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Vic Fangio defends failure to use two time outs

Mike Florio and Chris Simms draft the biggest surprises from Week 1 of the NFL season, including Mitchell Trubisky leading the Bears to a comeback win, Aldon Smith's impressive return and more.

The Broncos lost on Monday night by two points. Coincidentally, they exited the Week One game against the Titans with two time outs left.

So why didn’t coach Vic Fangio stop the clock more often on the drive that resulted in Tennessee kicking the game-winning field goal with 17 seconds on the clock?

“It was two-fold,” Fangio told reporters after the game. “One, their field goal kicker obviously been having his problems so I didn’t want to extend the drive where they could get closer. Number two, we would have used a timeout, but we got the running back out of bounds. We would have used a second timeout, but they threw an incompletion which would have given us one when we got the ball back so that was part of the thinking there.”

He’s technically right, but by then it was too late. The first time out should have been used after a 13-yard run by Titans tailback Derrick Henry put the ball in the Denver 16 with 1:27 to play. Instead, Tennessee -- now in extra-point range -- let the clock run. And run it did until the next play started with 49 seconds remaining.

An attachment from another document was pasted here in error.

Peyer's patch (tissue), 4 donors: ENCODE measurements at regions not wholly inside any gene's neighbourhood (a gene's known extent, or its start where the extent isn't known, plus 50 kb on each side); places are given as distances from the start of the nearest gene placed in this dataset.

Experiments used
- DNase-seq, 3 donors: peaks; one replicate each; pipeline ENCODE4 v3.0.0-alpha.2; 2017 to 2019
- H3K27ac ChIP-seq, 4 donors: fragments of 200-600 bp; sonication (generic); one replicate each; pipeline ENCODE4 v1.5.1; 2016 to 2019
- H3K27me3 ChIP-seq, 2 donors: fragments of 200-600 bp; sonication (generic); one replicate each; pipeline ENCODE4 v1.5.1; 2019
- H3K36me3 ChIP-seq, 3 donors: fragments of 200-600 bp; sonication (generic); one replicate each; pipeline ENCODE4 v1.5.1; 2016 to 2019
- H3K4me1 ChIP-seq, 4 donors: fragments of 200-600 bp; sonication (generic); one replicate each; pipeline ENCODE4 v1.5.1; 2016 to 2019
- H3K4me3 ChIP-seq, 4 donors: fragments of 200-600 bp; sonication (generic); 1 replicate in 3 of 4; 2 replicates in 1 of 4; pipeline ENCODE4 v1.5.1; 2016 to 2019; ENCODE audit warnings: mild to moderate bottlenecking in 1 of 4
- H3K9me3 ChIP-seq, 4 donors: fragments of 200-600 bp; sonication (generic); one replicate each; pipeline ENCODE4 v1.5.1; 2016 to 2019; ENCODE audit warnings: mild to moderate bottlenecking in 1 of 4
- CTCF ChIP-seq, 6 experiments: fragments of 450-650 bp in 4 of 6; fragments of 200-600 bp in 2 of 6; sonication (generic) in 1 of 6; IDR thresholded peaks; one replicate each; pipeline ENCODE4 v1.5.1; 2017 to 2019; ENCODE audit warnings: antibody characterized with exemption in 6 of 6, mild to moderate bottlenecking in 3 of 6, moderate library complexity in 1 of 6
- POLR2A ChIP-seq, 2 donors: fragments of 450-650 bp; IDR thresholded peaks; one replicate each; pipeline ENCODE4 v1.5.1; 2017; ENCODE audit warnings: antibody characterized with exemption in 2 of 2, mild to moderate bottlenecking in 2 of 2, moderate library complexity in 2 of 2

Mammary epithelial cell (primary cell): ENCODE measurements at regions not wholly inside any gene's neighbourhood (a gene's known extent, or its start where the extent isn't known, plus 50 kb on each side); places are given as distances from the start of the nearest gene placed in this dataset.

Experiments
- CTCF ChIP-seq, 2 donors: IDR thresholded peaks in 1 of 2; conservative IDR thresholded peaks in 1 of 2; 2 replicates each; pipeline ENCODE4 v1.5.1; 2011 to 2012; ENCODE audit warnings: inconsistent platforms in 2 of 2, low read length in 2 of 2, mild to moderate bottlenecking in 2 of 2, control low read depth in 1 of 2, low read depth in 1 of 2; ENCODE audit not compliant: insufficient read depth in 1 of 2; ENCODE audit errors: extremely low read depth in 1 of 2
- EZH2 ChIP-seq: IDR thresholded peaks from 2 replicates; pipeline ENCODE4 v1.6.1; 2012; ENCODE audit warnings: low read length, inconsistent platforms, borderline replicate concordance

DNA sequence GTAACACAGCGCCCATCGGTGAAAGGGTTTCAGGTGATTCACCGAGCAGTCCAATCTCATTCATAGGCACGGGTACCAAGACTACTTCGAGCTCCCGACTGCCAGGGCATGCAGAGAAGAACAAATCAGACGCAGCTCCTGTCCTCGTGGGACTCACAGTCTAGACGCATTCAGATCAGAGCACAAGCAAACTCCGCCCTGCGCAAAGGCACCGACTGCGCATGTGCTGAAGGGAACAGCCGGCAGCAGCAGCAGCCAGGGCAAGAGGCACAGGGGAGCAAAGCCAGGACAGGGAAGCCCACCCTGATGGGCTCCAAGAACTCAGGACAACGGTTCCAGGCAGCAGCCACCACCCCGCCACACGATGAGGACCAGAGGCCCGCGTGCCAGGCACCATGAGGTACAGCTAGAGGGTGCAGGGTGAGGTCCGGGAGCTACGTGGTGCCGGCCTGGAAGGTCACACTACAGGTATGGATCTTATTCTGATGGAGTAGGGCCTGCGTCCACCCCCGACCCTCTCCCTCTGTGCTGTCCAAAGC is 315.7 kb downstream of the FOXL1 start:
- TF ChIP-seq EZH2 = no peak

After that play, a four-yard Henry run up the middle, 45 seconds remained. Fangio didn’t call a time out. Fourteen seconds later, Titans coach Mike Vrabel finally did.

At that point, the Titans had the ball on the Denver 12, second down and six, with 31 seconds left. That’s apparently when Fangio would have started using time outs, because that’s when Henry ran out of bounds (stopping the clock) followed by quarterback Ryan Tannehill and receiver A.J. Brown not connecting in the end zone (stopping the clock).

After those two plays, 20 seconds remained. After the game-winning field goal, 17 seconds were left.

All other things being equal, if Fangio had used two time outs after the two Henry runs that finished in bounds, the Broncos would have gotten the ball back with 1:07 to play and a time out on the board.

With only 17 seconds, the Broncos got to their own 43 -- close enough for what would have been a 74-yard field goal attempt in the thin air. For some reason, the possibility of the kick was never considered or mentioned, even though McManus once kicked a 73-yard field goal in a live practice setting with 21 other players on the field and fans in attendance.

Even if the Broncos had time for only one more play from scrimmage, they could have gotten close enough for McManus to send a football flying through the mile-high air. They didn’t, in large part because they didn’t use two of their time outs when they should have.